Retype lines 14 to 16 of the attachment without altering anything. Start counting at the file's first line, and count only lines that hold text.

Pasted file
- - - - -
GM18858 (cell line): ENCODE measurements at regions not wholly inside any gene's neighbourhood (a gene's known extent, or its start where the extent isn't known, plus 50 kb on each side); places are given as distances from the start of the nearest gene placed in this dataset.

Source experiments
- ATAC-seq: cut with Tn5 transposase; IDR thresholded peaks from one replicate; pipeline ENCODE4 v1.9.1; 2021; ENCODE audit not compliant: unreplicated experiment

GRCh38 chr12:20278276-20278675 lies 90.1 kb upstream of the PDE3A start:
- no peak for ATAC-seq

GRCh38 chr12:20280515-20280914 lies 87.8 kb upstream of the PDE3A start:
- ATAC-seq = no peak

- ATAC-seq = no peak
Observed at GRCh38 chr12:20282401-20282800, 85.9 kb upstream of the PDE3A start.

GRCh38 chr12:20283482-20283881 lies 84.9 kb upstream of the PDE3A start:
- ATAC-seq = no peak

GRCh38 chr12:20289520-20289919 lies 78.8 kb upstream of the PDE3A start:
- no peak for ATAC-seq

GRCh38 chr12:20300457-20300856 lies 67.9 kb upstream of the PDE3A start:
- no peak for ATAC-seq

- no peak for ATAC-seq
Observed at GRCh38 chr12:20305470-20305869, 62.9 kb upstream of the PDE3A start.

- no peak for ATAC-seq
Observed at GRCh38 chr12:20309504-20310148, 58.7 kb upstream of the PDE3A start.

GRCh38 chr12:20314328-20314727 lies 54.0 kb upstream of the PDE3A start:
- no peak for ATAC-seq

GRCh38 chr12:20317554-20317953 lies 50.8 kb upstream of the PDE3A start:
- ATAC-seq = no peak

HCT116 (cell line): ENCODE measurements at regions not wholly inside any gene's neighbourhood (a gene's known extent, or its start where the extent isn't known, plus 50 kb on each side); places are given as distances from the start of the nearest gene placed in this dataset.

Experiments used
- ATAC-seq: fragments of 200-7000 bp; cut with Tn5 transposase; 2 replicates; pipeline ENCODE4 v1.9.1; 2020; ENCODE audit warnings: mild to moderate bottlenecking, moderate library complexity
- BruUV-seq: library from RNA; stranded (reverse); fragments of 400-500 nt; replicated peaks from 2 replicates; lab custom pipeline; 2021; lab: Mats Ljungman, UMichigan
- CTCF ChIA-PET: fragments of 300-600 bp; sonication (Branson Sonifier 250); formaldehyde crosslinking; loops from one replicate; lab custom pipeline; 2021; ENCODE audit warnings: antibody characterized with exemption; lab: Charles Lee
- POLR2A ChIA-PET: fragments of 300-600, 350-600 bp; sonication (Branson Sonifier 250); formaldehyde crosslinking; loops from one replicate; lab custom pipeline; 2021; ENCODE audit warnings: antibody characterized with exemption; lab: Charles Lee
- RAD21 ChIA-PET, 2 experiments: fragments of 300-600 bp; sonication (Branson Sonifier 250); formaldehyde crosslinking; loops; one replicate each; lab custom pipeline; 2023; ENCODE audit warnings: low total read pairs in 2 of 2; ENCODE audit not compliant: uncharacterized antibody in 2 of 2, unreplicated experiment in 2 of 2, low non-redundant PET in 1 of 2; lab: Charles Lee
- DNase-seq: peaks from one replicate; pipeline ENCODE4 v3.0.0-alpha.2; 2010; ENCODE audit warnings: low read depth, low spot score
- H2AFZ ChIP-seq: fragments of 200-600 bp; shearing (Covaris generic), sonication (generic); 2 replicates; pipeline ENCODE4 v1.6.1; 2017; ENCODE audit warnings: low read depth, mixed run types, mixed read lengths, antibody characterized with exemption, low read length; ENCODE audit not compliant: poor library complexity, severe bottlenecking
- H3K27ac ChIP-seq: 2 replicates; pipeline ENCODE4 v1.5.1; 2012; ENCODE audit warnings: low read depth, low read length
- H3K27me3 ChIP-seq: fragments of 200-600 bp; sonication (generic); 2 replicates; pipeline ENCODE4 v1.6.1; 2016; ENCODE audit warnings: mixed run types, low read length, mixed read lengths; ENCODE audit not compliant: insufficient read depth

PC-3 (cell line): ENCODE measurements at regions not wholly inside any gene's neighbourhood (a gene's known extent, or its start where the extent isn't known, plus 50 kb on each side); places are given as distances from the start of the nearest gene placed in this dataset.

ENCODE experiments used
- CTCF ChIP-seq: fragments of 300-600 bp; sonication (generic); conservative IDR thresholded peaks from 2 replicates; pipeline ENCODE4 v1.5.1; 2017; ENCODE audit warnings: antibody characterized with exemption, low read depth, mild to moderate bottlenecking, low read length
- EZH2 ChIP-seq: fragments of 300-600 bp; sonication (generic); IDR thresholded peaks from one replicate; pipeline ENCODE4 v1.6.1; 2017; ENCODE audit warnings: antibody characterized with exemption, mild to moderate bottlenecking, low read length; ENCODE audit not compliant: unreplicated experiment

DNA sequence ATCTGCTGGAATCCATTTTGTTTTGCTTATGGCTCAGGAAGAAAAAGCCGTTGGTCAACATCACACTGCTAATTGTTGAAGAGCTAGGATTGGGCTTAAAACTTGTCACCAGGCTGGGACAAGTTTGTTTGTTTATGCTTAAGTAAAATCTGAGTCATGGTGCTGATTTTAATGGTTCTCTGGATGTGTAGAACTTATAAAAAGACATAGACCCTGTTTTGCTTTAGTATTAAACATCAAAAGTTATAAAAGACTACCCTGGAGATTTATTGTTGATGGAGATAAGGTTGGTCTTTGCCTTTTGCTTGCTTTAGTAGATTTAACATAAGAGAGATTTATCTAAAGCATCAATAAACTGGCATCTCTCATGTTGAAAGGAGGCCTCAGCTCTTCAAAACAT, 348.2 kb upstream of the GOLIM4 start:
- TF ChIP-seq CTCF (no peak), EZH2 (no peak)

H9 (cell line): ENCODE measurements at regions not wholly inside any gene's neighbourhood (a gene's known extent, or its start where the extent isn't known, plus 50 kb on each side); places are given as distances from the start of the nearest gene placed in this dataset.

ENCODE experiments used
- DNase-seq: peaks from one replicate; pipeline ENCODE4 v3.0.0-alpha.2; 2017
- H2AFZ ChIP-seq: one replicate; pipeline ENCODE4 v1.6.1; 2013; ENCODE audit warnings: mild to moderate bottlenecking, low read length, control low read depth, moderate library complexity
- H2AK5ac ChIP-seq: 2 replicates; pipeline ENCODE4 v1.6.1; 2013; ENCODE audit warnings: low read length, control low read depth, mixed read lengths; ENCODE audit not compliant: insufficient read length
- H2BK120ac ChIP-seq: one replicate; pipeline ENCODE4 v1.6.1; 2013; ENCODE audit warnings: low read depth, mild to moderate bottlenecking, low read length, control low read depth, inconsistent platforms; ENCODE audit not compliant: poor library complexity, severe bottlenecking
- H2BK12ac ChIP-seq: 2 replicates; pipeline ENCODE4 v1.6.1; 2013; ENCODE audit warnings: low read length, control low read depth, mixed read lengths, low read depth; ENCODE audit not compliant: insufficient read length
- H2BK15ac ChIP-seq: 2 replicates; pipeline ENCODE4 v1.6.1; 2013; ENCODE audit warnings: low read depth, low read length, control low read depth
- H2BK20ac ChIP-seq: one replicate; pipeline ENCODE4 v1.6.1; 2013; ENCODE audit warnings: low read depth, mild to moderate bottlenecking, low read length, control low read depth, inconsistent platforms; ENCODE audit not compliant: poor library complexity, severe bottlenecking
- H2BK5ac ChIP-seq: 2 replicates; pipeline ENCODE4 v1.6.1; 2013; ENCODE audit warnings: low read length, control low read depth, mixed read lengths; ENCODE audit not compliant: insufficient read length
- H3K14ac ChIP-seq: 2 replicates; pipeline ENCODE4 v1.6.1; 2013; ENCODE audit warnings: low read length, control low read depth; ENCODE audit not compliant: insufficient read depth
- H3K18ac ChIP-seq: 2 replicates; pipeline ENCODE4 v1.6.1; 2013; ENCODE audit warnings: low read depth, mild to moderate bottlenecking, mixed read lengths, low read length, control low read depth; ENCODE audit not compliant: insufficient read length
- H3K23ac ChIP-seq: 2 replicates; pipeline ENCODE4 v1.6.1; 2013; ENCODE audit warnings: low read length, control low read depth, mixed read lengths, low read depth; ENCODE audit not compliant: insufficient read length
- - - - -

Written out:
GRCh38 chr12:20300457-20300856 lies 67.9 kb upstream of the PDE3A start:
- no peak for ATAC-seq

- no peak for ATAC-seq